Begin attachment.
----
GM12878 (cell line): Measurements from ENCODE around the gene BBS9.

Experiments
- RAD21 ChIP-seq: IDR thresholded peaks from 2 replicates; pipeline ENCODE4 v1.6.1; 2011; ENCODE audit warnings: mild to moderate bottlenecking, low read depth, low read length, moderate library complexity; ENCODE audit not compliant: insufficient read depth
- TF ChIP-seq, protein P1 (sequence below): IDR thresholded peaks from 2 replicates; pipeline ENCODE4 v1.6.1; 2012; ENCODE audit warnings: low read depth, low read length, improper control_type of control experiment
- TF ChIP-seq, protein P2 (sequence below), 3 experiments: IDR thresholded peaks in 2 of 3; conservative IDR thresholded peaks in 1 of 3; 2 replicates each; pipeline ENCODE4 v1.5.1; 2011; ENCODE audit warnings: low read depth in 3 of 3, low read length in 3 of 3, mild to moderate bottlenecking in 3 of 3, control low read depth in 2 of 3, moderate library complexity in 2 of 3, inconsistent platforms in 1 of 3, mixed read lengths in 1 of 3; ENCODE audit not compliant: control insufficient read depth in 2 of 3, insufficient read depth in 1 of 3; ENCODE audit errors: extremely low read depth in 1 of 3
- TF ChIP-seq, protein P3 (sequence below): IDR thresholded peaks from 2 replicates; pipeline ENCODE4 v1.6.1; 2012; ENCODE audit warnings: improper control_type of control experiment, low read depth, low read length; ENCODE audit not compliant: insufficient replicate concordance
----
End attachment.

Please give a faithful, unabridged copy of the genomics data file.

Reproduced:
GM12878 (cell line): Measurements from ENCODE around the gene BBS9.

Experiments
- RAD21 ChIP-seq: IDR thresholded peaks from 2 replicates; pipeline ENCODE4 v1.6.1; 2011; ENCODE audit warnings: mild to moderate bottlenecking, low read depth, low read length, moderate library complexity; ENCODE audit not compliant: insufficient read depth
- TF ChIP-seq, protein P1 (sequence below): IDR thresholded peaks from 2 replicates; pipeline ENCODE4 v1.6.1; 2012; ENCODE audit warnings: low read depth, low read length, improper control_type of control experiment
- TF ChIP-seq, protein P2 (sequence below), 3 experiments: IDR thresholded peaks in 2 of 3; conservative IDR thresholded peaks in 1 of 3; 2 replicates each; pipeline ENCODE4 v1.5.1; 2011; ENCODE audit warnings: low read depth in 3 of 3, low read length in 3 of 3, mild to moderate bottlenecking in 3 of 3, control low read depth in 2 of 3, moderate library complexity in 2 of 3, inconsistent platforms in 1 of 3, mixed read lengths in 1 of 3; ENCODE audit not compliant: control insufficient read depth in 2 of 3, insufficient read depth in 1 of 3; ENCODE audit errors: extremely low read depth in 1 of 3
- TF ChIP-seq, protein P3 (sequence below): IDR thresholded peaks from 2 replicates; pipeline ENCODE4 v1.6.1; 2012; ENCODE audit warnings: improper control_type of control experiment, low read depth, low read length; ENCODE audit not compliant: insufficient replicate concordance